So your webinar, I need a little bit of clarification here. Was your webinar, like a hard sell? This is the thing I'm offering and simply explaining that. Okay, so it's still an informational webinar 100% value.

Halley Gray 47:40
Okay, yeah, yeah, it was just helping people understand what happened after we work together and providing more value. And then like condensed highly, because webinars are amazing. And this was like a webinar with me reading off of a workbook, this is not fancy shit at all. So it was just me talking to people. And there's probably 10 people on the webinar. And not all of them were clients at all or future clients. And just like educating them about like, Hey, this is what you're going to do after we work together. If you want to work together, this is what you will accomplish. So this is what you need to do to complete the cycle. And then the next day, I finished it up, I wrapped it up and I said, Hey, you know this is closing up, if you need to get in here, get in here. Now, we got all 10 of the clients that were looking to get. And as per most things in life, one of them had to pull out. But we got the full amount of sales we needed in 72 hours. And so not only was that super exciting, because business can sometimes be a bit boring if you don't keep you know, jazzing things up and moving them forward. But it was also really validating to see like, yeah, watching can be sure it can be effective, you can get new clients like that. So why not push yourself in terms of your business do that. So it was really I mean, launching for life. I love it.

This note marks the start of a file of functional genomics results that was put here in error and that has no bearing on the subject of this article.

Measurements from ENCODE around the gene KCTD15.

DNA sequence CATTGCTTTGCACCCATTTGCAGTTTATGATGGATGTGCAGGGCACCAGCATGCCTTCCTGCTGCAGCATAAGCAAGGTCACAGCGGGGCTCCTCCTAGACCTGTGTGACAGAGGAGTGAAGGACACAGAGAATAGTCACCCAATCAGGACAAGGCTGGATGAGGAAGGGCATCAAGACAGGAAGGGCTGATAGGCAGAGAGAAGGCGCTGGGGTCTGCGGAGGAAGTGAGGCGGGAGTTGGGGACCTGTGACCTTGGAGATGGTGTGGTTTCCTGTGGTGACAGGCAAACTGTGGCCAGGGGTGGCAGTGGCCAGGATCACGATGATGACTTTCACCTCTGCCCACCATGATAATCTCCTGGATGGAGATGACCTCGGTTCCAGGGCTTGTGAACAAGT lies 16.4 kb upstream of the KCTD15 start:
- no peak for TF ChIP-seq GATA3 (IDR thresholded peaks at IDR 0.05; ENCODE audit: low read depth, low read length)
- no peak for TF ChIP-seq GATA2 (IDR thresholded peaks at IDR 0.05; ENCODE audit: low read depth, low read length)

Emily Thompson 48:48
Can Can we get like a ballpark price point? Yes. Like, what it was that you were able to book in this way?

Halley Gray 48:57
Yeah, totally. So it was for a one hour session of teaching them identifying their future revenue streams and figuring out how they were going to build them out. And then I think I called it the momentum package. I was just like when I had a lot of Picard references, a lot of make it goes away. I'm a nerd. So I think it was $200. But for a list of 50 people who didn't really know me, I hadn't done any sort of pre pre selling or any sort of warming them up. I was like, bam, 72 hours you want it, you get it. And then it was closed and we are good to go. So

Kathleen Shannon 49:31